How Can I Accept an Imperfect Marriage? In a relationship, trying to be perfect can cause you to fail to appreciate the positives. Consider ways of accepting yourself and your marriage as perfectly human. BY DR. NEIL FIORE
Every piece of your marriage doesn't have to be perfect for you to be happy.
Why do I obsess about making my marriage perfect?
Holding the popular, but fundamentally flawed belief that life should be a certain way––our way––leads to unnecessary pain and anger. If life isn’t going the way we think it should be going, we insist that it’s going wrong. Someone obviously made a mistake and should be blamed, criticized, and punished.
The simple fact is, to paraphrase Dr. Albert Ellis, if it should be different, it would be different, but reality is just the way it should be. Get used to it or stay frustrated, angry, and obsessed about finding a perfection that does not exist.
Comparing reality to some imagined perfection means that you are continually telling yourself "It should be perfect, but it’s not. The way it is, is bad. I should be perfect, but I’m not. The way I am is bad." Repeating this negative comparison and criticism dozens of times a day leads to the same depressing conclusion––everything is bad in comparison to how I say it should be.
The bigger problem is that once upon a time, when you were a perfect infant, everyone loved you unconditionally. All you heard was "Yes." Then, when you started to walk on your own and could run into the street, you heard your first "No." All too abruptly, acceptance and rewards became conditional upon good behavior that didn’t scare or embarrass your parents.
The faster you let go of hoping for a return of that magical time when you could make your mother smile and love you unconditionally, the faster you’ll be able to accept yourself and your relationship without demanding perfection and perfect control over the feelings of others.
What you can do to stop obsessing and start enjoying your spouse and marriage
Work toward a goal of improvement and excellence and it will bring you more realistic and effective results than striving for the impossible goal of perfection. Accept the truth: You are not perfect, you can't make your spouse perfect, and you are not in perfect control of what happens in the world or in your marriage.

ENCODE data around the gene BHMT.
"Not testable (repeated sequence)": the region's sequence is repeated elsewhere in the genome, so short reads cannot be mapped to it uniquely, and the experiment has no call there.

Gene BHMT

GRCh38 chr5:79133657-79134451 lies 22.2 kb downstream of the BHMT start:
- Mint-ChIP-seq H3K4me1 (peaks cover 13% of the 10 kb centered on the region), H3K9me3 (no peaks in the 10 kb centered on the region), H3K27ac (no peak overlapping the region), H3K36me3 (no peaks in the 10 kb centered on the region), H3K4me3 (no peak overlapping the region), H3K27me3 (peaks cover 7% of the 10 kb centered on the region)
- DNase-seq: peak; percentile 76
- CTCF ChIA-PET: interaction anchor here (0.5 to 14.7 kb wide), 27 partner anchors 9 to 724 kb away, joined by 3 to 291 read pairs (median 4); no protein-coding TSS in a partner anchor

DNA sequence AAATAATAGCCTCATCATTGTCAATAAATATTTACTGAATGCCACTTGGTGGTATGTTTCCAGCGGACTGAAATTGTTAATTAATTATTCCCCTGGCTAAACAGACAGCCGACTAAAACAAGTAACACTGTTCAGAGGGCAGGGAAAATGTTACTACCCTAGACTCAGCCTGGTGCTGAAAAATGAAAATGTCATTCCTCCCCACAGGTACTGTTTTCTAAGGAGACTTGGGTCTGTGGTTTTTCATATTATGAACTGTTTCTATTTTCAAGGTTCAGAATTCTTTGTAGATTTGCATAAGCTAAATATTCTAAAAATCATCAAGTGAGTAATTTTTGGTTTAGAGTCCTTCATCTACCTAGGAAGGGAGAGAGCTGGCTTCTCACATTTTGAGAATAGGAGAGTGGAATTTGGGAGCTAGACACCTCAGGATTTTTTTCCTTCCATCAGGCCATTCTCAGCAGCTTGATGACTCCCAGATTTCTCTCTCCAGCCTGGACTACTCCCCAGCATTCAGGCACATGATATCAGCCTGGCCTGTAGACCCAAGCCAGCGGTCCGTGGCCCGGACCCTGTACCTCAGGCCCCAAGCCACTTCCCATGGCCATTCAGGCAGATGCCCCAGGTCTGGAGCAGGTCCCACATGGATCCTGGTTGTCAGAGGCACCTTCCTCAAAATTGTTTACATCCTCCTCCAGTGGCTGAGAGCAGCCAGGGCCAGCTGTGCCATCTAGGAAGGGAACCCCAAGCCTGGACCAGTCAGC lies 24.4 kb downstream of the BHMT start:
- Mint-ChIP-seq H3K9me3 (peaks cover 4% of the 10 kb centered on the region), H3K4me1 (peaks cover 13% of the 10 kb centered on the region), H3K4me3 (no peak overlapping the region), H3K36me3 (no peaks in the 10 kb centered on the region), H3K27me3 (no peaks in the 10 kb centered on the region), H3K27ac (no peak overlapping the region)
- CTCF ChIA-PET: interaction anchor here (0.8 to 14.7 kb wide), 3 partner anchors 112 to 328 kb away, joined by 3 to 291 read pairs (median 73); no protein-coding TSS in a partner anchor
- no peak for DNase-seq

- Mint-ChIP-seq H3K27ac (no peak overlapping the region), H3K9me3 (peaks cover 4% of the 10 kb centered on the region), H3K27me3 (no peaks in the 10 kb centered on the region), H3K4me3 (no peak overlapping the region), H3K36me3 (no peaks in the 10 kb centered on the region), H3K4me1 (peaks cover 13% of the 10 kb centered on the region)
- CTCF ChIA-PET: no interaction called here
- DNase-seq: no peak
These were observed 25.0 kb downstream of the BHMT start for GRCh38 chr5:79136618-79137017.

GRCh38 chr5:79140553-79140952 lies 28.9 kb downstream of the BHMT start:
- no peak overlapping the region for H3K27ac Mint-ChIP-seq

Practice being grateful for what we have––the big stuff, the big picture, the 80 percent that's pretty, pretty good. Nothing in this world will comply 100 percent with your fantasies and goals. In fact, refusing to accept your human limits is what keeps you struggling for perfection and obsessing over small "mistakes," rather than enjoying the positive aspects of your marriage.
Your mind will slowly stop its obsessive search for ways to perfectly please your spouse when you tell it "Stop. I’ve let go of trying to be perfect. Focus on being human. By accepting myself, my spouse will be happy to see that I’m no longer making my marriage a contest to prove that I can create the perfect marriage."
Keep handy the Serenity Prayer––Grant me the serenity to accept what I can't change (and can't control), the courage to work on what I can, and the wisdom to know the difference.
Dr. Neil Fiore is a psychologist practicing in Berkeley, CA, a coach, a speaker, and author of Awaken Your Strongest Self: Break Free of Stress, Inner Conflict, and Self-Sabotage [McGraw-Hill, 2006]. His bestselling guide to overcoming procrastination, The Now Habit [Putnam, 2007], is revised and available at iTunes under "Audio books," and at www.audible.com. You can find Dr. Fiore's "Free Articles & Tips" at www.neilfiore.com. and a copy of Regardless Affirmations at neilfiore.blogspot.com.